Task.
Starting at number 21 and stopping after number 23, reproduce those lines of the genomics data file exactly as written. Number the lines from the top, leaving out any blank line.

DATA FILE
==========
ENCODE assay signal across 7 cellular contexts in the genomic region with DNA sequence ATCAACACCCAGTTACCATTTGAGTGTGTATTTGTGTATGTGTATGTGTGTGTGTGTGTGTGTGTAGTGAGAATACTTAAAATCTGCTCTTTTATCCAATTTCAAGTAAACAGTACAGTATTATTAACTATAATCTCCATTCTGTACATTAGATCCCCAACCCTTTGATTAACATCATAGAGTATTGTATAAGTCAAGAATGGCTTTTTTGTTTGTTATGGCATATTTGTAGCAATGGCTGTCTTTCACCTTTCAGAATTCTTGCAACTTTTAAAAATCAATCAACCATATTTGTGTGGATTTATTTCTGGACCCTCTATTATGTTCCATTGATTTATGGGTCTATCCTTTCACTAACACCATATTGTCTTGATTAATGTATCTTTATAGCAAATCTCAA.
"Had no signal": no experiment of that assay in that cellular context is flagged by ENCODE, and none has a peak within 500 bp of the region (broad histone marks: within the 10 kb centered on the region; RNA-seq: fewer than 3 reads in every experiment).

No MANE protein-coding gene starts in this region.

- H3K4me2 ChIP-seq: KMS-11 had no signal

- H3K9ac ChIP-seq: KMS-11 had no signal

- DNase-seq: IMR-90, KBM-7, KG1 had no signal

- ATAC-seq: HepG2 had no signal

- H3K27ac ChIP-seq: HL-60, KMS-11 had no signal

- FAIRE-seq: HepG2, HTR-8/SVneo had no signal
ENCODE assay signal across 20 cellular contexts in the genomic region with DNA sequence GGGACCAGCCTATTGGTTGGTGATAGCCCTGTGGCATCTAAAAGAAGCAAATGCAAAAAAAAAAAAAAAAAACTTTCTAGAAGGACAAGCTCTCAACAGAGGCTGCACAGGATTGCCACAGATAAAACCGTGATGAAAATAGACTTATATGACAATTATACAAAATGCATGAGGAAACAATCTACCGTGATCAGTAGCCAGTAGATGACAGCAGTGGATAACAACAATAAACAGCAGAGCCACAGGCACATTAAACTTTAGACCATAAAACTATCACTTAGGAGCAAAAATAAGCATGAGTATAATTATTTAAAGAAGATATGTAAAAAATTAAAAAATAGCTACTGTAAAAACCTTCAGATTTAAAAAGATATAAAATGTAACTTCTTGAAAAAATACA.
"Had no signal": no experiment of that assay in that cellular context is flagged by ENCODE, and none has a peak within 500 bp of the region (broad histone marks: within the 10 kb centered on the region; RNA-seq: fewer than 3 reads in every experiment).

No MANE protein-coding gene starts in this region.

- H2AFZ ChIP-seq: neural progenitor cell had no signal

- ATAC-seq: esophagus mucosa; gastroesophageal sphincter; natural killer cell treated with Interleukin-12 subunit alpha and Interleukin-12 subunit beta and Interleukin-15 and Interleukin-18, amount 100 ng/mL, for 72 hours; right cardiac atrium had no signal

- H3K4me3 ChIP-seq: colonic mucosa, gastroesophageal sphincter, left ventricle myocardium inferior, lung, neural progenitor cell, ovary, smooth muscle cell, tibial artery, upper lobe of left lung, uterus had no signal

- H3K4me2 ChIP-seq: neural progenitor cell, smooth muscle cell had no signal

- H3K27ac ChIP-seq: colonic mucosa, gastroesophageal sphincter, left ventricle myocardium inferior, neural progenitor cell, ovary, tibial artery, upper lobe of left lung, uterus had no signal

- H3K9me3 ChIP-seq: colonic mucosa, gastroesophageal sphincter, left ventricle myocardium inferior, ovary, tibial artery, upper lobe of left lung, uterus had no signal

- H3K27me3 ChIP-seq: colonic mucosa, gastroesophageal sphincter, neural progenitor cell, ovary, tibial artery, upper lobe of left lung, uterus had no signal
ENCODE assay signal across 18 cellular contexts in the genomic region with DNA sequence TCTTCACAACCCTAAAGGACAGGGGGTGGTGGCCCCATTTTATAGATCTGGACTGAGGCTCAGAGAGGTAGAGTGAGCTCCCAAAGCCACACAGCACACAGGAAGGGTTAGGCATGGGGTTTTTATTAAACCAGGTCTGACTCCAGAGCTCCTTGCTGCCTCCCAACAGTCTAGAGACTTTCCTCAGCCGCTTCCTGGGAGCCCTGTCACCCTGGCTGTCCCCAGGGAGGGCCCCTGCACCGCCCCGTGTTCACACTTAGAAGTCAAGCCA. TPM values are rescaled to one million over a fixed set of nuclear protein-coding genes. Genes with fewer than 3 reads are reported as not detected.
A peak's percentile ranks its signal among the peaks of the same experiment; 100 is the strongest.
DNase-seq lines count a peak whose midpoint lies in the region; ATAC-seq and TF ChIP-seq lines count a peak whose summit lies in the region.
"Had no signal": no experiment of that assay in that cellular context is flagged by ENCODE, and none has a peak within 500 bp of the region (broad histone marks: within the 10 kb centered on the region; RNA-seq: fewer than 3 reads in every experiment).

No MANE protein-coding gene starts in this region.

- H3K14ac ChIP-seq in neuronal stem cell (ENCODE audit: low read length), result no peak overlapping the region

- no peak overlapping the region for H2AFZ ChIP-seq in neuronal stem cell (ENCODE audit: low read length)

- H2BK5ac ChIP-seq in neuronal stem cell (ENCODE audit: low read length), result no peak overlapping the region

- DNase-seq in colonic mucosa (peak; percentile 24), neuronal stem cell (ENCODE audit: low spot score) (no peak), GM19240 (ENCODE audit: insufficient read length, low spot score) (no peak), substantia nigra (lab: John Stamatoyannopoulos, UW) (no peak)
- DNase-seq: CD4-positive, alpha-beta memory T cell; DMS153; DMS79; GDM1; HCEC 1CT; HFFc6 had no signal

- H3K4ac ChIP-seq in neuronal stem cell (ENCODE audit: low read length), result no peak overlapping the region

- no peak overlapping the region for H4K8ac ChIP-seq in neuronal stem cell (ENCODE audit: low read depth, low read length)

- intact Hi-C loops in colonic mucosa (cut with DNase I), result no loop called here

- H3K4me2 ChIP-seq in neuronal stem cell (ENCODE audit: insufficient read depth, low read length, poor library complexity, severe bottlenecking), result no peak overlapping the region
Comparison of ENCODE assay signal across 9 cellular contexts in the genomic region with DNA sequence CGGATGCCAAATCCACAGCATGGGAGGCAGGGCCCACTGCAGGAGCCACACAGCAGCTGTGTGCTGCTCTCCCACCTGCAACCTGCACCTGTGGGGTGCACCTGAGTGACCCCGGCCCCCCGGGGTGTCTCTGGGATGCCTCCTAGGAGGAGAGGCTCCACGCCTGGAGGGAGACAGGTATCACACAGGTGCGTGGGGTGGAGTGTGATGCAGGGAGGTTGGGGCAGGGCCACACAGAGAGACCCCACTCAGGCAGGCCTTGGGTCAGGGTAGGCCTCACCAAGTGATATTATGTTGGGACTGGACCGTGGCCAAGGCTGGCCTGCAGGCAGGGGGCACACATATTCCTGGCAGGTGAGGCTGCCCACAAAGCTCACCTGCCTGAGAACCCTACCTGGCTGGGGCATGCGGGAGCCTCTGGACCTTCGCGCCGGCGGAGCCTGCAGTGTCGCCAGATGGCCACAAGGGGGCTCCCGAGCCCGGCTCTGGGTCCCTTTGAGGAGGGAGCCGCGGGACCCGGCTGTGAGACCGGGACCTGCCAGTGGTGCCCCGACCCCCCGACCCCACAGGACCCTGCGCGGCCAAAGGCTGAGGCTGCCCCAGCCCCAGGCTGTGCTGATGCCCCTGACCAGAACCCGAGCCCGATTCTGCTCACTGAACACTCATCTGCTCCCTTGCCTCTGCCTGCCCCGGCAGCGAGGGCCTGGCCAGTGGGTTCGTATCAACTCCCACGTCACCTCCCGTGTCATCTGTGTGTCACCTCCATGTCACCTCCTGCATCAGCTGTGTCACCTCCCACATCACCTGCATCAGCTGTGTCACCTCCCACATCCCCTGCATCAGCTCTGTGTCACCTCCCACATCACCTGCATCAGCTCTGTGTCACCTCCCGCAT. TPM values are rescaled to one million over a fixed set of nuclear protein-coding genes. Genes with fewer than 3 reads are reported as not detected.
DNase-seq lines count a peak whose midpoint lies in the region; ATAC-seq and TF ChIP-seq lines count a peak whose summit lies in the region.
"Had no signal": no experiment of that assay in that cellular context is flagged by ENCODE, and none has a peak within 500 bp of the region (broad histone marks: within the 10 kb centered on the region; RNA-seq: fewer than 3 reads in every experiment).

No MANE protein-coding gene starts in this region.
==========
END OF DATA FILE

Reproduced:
A peak's percentile ranks its signal among the peaks of the same experiment; 100 is the strongest.
DNase-seq lines count a peak whose midpoint lies in the region; ATAC-seq and TF ChIP-seq lines count a peak whose summit lies in the region.
"Had no signal": no experiment of that assay in that cellular context is flagged by ENCODE, and none has a peak within 500 bp of the region (broad histone marks: within the 10 kb centered on the region; RNA-seq: fewer than 3 reads in every experiment).